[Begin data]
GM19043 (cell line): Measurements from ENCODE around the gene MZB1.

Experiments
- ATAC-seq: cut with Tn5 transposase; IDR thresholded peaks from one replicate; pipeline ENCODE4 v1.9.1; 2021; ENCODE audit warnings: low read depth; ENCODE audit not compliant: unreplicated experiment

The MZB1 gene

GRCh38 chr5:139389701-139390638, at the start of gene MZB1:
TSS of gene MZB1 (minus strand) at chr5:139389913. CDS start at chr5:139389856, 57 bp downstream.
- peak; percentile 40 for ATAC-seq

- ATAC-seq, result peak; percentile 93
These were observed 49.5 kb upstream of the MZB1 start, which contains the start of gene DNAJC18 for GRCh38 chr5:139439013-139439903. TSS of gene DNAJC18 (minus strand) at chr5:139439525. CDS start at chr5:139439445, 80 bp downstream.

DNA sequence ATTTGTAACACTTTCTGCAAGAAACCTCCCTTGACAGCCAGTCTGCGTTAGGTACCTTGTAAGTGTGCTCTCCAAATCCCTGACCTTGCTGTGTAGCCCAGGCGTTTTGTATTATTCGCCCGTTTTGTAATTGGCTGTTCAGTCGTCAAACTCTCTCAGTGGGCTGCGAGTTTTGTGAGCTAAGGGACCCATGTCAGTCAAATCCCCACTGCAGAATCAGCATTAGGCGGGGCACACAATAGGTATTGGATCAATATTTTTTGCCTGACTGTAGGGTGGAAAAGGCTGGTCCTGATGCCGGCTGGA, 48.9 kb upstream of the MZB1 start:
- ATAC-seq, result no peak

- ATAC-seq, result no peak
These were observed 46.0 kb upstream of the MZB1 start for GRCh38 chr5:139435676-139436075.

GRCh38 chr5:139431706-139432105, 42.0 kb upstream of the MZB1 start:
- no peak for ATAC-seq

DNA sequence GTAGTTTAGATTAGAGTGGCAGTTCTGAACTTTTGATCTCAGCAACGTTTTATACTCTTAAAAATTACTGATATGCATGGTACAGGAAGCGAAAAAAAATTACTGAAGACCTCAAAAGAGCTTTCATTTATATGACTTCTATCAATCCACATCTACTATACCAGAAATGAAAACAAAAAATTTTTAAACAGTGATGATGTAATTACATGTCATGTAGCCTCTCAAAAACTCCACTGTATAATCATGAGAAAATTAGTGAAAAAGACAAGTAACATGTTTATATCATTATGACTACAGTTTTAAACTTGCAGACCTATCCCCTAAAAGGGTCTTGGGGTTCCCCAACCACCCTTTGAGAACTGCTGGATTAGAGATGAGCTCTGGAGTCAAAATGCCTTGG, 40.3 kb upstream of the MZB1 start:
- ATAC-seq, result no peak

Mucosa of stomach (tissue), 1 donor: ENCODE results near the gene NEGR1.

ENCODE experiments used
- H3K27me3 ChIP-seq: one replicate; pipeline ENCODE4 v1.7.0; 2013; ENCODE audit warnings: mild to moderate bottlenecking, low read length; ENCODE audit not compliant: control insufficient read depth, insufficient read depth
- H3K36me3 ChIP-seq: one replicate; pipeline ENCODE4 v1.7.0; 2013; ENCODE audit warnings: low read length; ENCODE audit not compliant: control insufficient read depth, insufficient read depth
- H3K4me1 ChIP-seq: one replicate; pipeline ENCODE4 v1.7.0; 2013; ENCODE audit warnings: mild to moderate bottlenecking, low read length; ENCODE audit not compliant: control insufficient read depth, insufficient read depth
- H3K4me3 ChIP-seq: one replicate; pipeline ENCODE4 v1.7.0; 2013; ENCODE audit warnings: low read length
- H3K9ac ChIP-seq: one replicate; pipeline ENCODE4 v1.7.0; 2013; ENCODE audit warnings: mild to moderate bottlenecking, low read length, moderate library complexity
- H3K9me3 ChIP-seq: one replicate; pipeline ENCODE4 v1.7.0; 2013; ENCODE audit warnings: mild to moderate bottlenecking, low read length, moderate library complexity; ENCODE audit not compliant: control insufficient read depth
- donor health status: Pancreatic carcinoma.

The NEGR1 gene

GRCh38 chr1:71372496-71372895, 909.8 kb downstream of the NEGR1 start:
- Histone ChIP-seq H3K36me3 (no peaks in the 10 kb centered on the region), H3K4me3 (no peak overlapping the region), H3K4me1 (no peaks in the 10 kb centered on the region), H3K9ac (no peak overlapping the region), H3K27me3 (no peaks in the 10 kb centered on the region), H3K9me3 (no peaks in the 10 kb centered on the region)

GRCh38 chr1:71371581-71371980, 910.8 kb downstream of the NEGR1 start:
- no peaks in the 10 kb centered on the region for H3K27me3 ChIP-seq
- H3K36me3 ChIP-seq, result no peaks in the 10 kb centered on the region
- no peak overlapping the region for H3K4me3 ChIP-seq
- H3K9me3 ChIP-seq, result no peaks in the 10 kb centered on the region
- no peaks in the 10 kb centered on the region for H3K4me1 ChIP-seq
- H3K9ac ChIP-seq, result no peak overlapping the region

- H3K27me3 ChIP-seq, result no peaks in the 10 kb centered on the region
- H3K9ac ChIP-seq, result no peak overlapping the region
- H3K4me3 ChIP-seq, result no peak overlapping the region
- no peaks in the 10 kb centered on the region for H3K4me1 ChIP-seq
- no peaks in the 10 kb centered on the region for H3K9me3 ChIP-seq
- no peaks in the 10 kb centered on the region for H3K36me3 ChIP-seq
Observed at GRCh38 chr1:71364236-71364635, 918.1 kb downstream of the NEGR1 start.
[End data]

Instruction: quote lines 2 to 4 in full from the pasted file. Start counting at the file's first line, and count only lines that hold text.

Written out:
Experiments
- ATAC-seq: cut with Tn5 transposase; IDR thresholded peaks from one replicate; pipeline ENCODE4 v1.9.1; 2021; ENCODE audit warnings: low read depth; ENCODE audit not compliant: unreplicated experiment

The MZB1 gene